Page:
Duterte vows to get tough and bring back hang­ing

7 Days in Dubai - - GLOBAL NEWS -

Author­i­ties locked down Afghanistan’s cap­i­tal yes­ter­day as tens of thou­sands of eth­nic Hazaras marched through the streets call­ing on the gov­ern­ment to reroute a power line through their poverty-stricken prov­ince in a mas­sive protest that re­flected pub­lic dis­may with the gov­ern­ment of Pres­i­dent Ashraf Ghani.

Amid con­cerns the protest could turn vi­o­lent, roads lead­ing into cen­tral Kabul’s com­mer­cial district were blocked to all traf­fic by po­lice, who used stacked ship­ping con­tain­ers to pre­vent the marchers reach­ing the pres­i­den­tial palace.

Most of the city’s shops were shut­tered and armed po­lice units took up po­si­tions around the city.

The back­ing of other eth­nic groups for the protest high­lighted the po­lit­i­cal cri­sis fac­ing Afghanistan, as Ghani be­comes in­creas­ingly iso­lated amid a stalled econ­omy, ris- ing un­em­ploy­ment, and an es­ca­lat­ing in­sur­gency, in its 15th year.

Since tak­ing of­fice in 2014, Ghani has made lit­tle progress in keep­ing prom­ises to bring peace and pros­per­ity to the coun­try, in­stead pre­sid­ing over an ad­min­is­tra­tion that seems to lurch from cri­sis to cri­sis.

Daud Naji, a protest leader, said the Hazaras were de­mand­ing ac­cess to a planned mul­ti­mil­lion­dol­lar re­gional elec­tric­ity line. The so-called TUTAP line is backed by the Asian De­vel­op­ment Bank with the in­volve­ment of Turk­menistan, Uzbek­istan, Ta­jik­istan, Afghanistan and Pak­istan. The orig­i­nal plan routed the line through Bamiyan prov­ince, in the cen­tral high­lands, where most of the coun­try’s Hazaras live. But that route was changed in 2013 by the pre­vi­ous gov­ern­ment.

Lead­ers of yes­ter­day’s demon­stra­tion have called the rout­ing of the line away from their ter­ri­tory ev­i­dence of en­dur­ing bias against the Hazara mi­nor­ity. Hazaras ac­count for up to 15 per cent of Afghanistan’s es­ti­mated 30 mil­lion­strong pop­u­la­tion; they are con­sid­ered the poor­est of the coun­try’s eth­nic groups.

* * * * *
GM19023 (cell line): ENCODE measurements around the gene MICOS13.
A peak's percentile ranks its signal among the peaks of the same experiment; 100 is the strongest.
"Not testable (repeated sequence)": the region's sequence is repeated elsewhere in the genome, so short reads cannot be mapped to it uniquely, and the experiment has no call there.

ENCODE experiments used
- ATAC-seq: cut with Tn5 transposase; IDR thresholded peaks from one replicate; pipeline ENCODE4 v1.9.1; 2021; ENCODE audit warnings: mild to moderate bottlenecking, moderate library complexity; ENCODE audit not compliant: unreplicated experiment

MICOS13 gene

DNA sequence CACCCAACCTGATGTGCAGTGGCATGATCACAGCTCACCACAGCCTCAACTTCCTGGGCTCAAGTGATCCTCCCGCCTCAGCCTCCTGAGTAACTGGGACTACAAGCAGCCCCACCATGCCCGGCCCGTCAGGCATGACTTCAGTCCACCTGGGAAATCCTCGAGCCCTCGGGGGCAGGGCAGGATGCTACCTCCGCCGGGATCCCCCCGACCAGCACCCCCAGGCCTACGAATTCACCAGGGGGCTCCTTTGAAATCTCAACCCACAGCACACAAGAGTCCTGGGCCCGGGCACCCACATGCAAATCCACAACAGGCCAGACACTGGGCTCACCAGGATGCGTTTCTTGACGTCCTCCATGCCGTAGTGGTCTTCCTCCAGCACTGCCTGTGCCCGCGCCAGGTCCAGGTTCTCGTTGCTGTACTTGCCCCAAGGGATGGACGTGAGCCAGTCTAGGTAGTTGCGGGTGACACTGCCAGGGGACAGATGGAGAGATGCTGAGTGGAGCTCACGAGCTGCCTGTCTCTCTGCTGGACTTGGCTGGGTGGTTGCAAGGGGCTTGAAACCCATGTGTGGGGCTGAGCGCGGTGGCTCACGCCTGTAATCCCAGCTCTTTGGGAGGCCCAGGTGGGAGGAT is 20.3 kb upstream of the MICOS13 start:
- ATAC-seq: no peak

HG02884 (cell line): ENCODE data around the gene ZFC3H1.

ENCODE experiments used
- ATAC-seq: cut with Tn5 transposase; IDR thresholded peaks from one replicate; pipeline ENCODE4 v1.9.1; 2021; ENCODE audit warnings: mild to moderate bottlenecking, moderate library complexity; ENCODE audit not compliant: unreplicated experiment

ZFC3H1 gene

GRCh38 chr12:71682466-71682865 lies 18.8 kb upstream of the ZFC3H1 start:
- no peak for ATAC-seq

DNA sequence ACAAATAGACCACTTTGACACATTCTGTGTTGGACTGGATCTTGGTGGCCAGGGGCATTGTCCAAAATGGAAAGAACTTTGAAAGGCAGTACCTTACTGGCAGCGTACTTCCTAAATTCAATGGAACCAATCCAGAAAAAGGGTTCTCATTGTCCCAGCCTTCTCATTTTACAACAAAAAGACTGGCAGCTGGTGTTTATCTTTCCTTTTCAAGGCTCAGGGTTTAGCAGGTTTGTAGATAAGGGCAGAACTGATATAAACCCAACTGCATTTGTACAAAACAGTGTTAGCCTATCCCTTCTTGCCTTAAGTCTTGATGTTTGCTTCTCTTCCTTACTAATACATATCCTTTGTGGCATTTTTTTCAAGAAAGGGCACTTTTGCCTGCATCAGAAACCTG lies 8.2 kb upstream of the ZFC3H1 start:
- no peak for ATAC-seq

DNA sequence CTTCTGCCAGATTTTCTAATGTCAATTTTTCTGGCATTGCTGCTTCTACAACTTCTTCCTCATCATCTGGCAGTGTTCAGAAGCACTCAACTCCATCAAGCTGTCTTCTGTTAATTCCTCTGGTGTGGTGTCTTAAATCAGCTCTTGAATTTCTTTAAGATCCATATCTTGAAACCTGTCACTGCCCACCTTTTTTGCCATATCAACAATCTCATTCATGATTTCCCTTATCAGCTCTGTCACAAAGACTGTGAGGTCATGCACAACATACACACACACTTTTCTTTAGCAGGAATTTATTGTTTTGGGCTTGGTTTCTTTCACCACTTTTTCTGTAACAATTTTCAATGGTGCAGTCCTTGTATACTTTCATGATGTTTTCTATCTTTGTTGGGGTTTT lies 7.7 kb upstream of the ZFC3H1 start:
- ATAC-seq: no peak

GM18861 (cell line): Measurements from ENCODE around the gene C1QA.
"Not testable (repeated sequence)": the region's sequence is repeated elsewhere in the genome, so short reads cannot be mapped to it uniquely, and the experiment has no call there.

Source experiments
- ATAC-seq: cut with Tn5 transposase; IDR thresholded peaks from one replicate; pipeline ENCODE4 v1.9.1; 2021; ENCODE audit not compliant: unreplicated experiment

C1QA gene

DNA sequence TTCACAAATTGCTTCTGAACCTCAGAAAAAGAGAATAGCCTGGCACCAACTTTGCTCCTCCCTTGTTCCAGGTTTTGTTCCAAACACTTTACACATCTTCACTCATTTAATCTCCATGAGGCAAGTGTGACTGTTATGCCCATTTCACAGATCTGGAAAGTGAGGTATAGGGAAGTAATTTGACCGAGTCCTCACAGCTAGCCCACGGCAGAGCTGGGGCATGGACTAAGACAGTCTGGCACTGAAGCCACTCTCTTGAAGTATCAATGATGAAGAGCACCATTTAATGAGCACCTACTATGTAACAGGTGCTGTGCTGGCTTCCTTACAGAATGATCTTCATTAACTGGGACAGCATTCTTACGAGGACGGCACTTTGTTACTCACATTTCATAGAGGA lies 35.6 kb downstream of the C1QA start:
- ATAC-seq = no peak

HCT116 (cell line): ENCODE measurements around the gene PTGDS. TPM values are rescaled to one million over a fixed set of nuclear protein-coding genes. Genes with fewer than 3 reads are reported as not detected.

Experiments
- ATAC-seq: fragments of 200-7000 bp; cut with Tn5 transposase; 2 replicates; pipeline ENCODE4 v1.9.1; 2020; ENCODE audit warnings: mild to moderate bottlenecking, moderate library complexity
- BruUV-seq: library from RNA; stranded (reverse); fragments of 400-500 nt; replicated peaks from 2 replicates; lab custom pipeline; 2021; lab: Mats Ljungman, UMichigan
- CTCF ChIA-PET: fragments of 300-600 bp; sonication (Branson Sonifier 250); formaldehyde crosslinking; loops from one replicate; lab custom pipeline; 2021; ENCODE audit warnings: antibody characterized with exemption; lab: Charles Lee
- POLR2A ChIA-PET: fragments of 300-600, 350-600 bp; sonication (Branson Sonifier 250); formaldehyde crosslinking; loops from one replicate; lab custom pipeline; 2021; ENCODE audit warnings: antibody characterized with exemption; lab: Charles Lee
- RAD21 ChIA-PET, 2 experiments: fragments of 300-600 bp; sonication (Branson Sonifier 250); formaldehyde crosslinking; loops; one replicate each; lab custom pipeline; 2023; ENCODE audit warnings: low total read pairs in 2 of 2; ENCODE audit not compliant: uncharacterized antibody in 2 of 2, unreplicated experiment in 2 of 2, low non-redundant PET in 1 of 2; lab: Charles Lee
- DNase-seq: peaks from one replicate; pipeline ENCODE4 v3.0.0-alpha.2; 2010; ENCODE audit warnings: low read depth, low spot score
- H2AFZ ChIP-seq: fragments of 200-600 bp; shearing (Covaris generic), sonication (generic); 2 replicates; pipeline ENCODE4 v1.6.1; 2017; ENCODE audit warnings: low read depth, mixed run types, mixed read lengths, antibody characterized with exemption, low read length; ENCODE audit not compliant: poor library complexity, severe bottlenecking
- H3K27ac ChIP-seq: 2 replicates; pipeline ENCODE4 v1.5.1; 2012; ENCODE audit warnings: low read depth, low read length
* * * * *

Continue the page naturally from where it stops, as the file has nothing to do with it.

Bamiyan is poverty stricken, though it is largely peace­ful and has po­ten­tial as a tourist des­ti­na­tion. Hazaras, most of whom are Shia Mus­lims, have been per­se­cuted in the past, no­tably by the ex­trem­ist Sunni Tal­iban’s 1996-2001 regime.

Afghanistan is des­per­ately short of power, with less than 40 per­cent of the pop­u­la­tion con­nected to the na­tional grid, ac­cord­ing to the World Bank. Al­most 75 per cent of the coun­try’s power is im­ported.

Karim Khalili, a Hazara leader and former vice pres­i­dent, told sup­port­ers from the back of A truck that the “peo­ple will never keep quiet when fac­ing in­jus­tice.”

“Again I want call on Dr Ashraf Ghani and (chief ex­ec­u­tive) Dr Abdullah Abdullah to change the de­ci­sion - don’t you think a change of mind re­gard­ing the elec­tric­ity line would be bet­ter?” he shouted to the crowd. Philip­pine Pres­i­dent-elect Ro­drigo Duterte said he will reim­pose the death penalty, of­fer Cab­i­net posts to com­mu­nist rebels, and amend the con­sti­tu­tion to give more power to the prov­inces. In his first for­mal news con­fer­ence since the May 9 vote, which saw him de­clared win­ner on an unofficial count, Duterte also said he will launch an of­fen­sive to de­stroy Abu Sayyaf ex­trem­ists on south­ern Jolo Is­land. Duterte said he would likely of­fer the Cab­i­net posts of en­vi­ron­ment and nat­u­ral re­sources, agrar­ian re­form, so­cial wel­fare, and labour to the com­mu­nist rebels. “They are the most vig­i­lant group in the Philip­pines about labour so they would get it,” Duterte said. The move would likely be strongly op­posed by big busi­ness and in­dus­try. Duterte said he would ask Congress to reim­pose the death penalty, which has been sus­pended since 2006. “Af­ter the first hang­ing, there will be an­other cer­e­mony for the second time un­til the head is com­pletely sev­ered from the body,” he said on na­tional TV. Duterte said he would sell the pres­i­den­tial yacht and buy med­i­cal equip­ment for mil­i­tary and po­lice.

PRES­I­DENT-ELECT: Ro­drigo Duterte

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